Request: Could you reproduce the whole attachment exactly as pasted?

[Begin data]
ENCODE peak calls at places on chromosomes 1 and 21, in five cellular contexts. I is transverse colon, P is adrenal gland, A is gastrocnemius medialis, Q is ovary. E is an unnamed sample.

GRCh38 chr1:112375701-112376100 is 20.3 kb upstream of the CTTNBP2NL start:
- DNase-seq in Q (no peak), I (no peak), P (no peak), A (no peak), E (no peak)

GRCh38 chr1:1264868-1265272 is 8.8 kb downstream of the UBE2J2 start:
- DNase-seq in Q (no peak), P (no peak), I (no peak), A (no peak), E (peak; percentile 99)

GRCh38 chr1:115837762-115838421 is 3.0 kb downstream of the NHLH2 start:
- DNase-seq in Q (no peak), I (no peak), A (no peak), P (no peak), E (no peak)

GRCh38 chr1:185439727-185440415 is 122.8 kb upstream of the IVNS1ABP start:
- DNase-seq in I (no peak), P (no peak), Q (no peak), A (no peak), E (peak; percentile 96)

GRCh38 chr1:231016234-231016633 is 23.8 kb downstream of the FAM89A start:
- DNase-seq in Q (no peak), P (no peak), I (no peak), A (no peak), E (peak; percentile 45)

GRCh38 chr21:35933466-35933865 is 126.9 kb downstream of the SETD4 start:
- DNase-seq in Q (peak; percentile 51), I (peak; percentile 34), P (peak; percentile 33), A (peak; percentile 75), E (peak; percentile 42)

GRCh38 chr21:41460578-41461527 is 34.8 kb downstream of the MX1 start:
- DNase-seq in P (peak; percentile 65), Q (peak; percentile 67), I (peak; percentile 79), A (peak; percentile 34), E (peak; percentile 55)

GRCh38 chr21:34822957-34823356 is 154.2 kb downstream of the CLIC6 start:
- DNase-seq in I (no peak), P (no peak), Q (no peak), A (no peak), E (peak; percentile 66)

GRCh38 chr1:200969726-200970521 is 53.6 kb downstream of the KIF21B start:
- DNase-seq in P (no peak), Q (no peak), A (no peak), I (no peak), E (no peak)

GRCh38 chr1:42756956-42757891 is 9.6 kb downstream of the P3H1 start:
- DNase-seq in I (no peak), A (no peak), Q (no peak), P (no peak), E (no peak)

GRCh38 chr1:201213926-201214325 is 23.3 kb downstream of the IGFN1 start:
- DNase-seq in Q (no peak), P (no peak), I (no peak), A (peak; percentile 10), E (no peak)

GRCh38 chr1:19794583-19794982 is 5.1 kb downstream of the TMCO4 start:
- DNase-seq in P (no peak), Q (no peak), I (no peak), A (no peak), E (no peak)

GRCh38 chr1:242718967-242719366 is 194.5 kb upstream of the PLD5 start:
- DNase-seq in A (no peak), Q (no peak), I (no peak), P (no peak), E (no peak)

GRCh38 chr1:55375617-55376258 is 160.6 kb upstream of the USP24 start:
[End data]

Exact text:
ENCODE peak calls at places on chromosomes 1 and 21, in five cellular contexts. I is transverse colon, P is adrenal gland, A is gastrocnemius medialis, Q is ovary. E is an unnamed sample.

GRCh38 chr1:112375701-112376100 is 20.3 kb upstream of the CTTNBP2NL start:
- DNase-seq in Q (no peak), I (no peak), P (no peak), A (no peak), E (no peak)

GRCh38 chr1:1264868-1265272 is 8.8 kb downstream of the UBE2J2 start:
- DNase-seq in Q (no peak), P (no peak), I (no peak), A (no peak), E (peak; percentile 99)

GRCh38 chr1:115837762-115838421 is 3.0 kb downstream of the NHLH2 start:
- DNase-seq in Q (no peak), I (no peak), A (no peak), P (no peak), E (no peak)

GRCh38 chr1:185439727-185440415 is 122.8 kb upstream of the IVNS1ABP start:
- DNase-seq in I (no peak), P (no peak), Q (no peak), A (no peak), E (peak; percentile 96)

GRCh38 chr1:231016234-231016633 is 23.8 kb downstream of the FAM89A start:
- DNase-seq in Q (no peak), P (no peak), I (no peak), A (no peak), E (peak; percentile 45)

GRCh38 chr21:35933466-35933865 is 126.9 kb downstream of the SETD4 start:
- DNase-seq in Q (peak; percentile 51), I (peak; percentile 34), P (peak; percentile 33), A (peak; percentile 75), E (peak; percentile 42)

GRCh38 chr21:41460578-41461527 is 34.8 kb downstream of the MX1 start:
- DNase-seq in P (peak; percentile 65), Q (peak; percentile 67), I (peak; percentile 79), A (peak; percentile 34), E (peak; percentile 55)

GRCh38 chr21:34822957-34823356 is 154.2 kb downstream of the CLIC6 start:
- DNase-seq in I (no peak), P (no peak), Q (no peak), A (no peak), E (peak; percentile 66)

GRCh38 chr1:200969726-200970521 is 53.6 kb downstream of the KIF21B start:
- DNase-seq in P (no peak), Q (no peak), A (no peak), I (no peak), E (no peak)

GRCh38 chr1:42756956-42757891 is 9.6 kb downstream of the P3H1 start:
- DNase-seq in I (no peak), A (no peak), Q (no peak), P (no peak), E (no peak)

GRCh38 chr1:201213926-201214325 is 23.3 kb downstream of the IGFN1 start:
- DNase-seq in Q (no peak), P (no peak), I (no peak), A (peak; percentile 10), E (no peak)

GRCh38 chr1:19794583-19794982 is 5.1 kb downstream of the TMCO4 start:
- DNase-seq in P (no peak), Q (no peak), I (no peak), A (no peak), E (no peak)

GRCh38 chr1:242718967-242719366 is 194.5 kb upstream of the PLD5 start:
- DNase-seq in A (no peak), Q (no peak), I (no peak), P (no peak), E (no peak)

GRCh38 chr1:55375617-55376258 is 160.6 kb upstream of the USP24 start: